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  • Department of International Health, Johns Hopkins Bloomberg School of Public Health, Baltimore, Maryland; Department of Epidemiology, Johns Hopkins Bloomberg School of Public Health, Baltimore, Maryland; European Centre for Environment and Human Health, University of Exeter, Truro, United Kingdom; Cornwall Gastrointestinal Unit, Royal Cornwall Hospital Trust, Truro, United Kingdom; Department of Microbiology, Child Health Research Foundation, Dhaka Shishu Hospital, Dhaka, Bangladesh; Johns Hopkins University School of Medicine, Baltimore, Maryland; Department of Environmental Health Sciences, Johns Hopkins Bloomberg School of Public Health, Baltimore, Maryland; Centre for Child and Adolescent Health, icddr,b, Dhaka, Bangladesh

Hepatitis E virus (HEV) is a global pathogen responsible for approximately 20 million infections every year in developing countries, yet remains under-recognized. In this population-based cohort study, 1,025 randomly selected participants were enrolled from Matlab, Bangladesh (2004–2005). All participants were tested for HEV antibodies and total immunoglobulin (Ig), using an in-house enzyme immunoassay developed by Walter Reed Army Institute of Research (WRAIR). In 2014, we retested the banked sera of 1,009 of those participants using the Wantai anti-HEV IgG enzyme-linked immunosorbent assay (ELISA). The WRAIR assay estimated the overall population seroprevalence as 26.6% (95% confidence interval [CI]: 24.0, 29.5), whereas the Wantai assay produced significantly higher estimated seroprevalence, 46.7% (95% CI: 43.5–49.8) (P < 0.001). However, the two tests give nearly identical findings in those 5 years and under (N = 94) with a 98% agreement between the tests. Retesting populations with modern assays is necessary to establish better population-level estimates of disease burden.

Introduction

Hepatitis E virus (HEV) is a global pathogen responsible for approximately 20 million infections every year in developing countries alone, with an increasing recognition of high rates of autochthonous infections in developed countries as well.1 Despite this important burden, HEV remains an under-recognized pathogen, likely underreported as a cause of clinical illness where the pathogen is not routinely considered as part of a differential diagnosis for acute viral hepatitis. The early years of HEV research were plagued by sub-optimal commercial assays, highly variable in sensitivity and specificity.2,3 There is still no diagnostic assay approved for commercial use in the United States, with reference to specialized research laboratories required for HEV confirmation. Over the past two decades, several new, highly sensitive, and specific assays have been developed, initially in research laboratories and now, in the commercial space.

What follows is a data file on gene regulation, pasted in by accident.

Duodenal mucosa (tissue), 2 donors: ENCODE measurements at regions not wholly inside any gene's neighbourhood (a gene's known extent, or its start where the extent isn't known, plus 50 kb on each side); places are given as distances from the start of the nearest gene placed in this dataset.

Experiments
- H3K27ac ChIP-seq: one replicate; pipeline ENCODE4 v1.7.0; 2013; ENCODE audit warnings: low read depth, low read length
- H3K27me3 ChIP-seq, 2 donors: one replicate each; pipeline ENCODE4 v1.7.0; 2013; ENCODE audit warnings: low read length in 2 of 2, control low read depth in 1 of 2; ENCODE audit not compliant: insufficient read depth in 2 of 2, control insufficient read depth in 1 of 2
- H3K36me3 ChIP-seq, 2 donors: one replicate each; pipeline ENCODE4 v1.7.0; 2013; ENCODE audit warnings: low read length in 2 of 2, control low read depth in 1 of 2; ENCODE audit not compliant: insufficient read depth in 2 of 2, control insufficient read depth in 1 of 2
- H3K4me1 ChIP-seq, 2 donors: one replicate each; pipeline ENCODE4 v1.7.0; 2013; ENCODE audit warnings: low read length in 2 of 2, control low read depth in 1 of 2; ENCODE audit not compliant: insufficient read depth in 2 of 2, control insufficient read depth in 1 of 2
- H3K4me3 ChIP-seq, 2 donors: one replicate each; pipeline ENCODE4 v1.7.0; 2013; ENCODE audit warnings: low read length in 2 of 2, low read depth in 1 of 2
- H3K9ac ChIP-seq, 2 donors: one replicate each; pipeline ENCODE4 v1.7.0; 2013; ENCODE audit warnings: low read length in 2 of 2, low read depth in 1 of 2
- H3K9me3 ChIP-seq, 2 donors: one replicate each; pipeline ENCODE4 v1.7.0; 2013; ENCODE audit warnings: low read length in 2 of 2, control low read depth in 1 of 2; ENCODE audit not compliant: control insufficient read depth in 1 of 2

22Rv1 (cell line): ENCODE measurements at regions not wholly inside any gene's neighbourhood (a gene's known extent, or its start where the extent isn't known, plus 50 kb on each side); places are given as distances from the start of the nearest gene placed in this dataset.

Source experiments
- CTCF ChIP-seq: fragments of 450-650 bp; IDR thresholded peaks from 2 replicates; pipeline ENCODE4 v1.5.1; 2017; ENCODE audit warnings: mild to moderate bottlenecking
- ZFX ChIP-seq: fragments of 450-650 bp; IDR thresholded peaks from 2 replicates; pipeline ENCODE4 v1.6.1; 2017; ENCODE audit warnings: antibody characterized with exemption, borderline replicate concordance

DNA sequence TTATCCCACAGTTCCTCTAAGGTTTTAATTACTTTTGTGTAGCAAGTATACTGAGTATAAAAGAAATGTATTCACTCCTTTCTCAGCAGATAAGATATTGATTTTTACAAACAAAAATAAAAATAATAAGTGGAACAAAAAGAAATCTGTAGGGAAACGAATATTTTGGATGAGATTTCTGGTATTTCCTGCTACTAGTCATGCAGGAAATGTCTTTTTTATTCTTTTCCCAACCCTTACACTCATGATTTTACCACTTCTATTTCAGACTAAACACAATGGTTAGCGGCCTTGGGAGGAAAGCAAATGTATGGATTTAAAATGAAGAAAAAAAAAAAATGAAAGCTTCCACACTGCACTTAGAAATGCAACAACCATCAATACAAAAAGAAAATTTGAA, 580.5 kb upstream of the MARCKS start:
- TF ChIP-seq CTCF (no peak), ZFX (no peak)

In the early 2000s, the Walter Reed Army Institute of Research (WRAIR, Silver Spring, MD) developed an in-house enzyme immunoassay (EIA) to diagnose current and past HEV infections, using an indirect approach to quantify anti-HEV total immunoglobulin (Ig) in serum.4 This assay uses a truncated, recombinant HEV antigen, from open reading frame (ORF)-2 of the virus, the capsid protein, expressed using the baculovirus system.4 This quantitative assay was extensively tested and validated by western blot and found to be more sensitive than most widely used commercial assays available at that time.4 A number of studies, including those performed by our research group, relied on this assay as the gold standard against which to validate commercial or other laboratory assays.3,5

Over the past few years, Beijing Wantai Pharmacy Enterprise Co., Ltd. (Beijing, China) has developed a commercially available enzyme-linked immunosorbent assay (ELISA) for detecting anti-HEV IgG. This assay also uses a segment of a recombinant ORF-2 protein, and a solid phase indirect method for quantification of anti-HEV antibodies.6 Several studies have validated the Wantai IgG assay against known positive and negative controls, compared with other commercially available assays and have found the Wantai assay to be the better performing assay, with a greater degree of sensitivity.79 However, these comparison tests have largely been completed in European populations. We had the unique opportunity to retest banked sera from a population-based serosurvey, previously examined using the WRAIR gold standard test, using this new assay, to investigate the comparability of the seroepidemiology using a newer method.

Methods

Participants were originally selected from approximately 110,000 people included in the census of the Maternal and Child Health/Family Planning cohort of the Matlab Health Research Program of the International Center for Diarrheal Disease Research, Bangladesh (icddr,b). Matlab is a largely agrarian area in southern Bangladesh. More details of this population can be found elsewhere.10 A random list of 1,300 participants was generated for inclusion in a study to characterize the burden of HEV in the area over an 18-month period. More details about this parent HEV study can be found elsewhere.11,12 All individuals greater than 1 year of age were eligible for inclusion. Between 2004 and 2005 (the 1 year follow-up visit of the parent HEV study), a finger stick blood draw was collected from 1,025 consenting participants.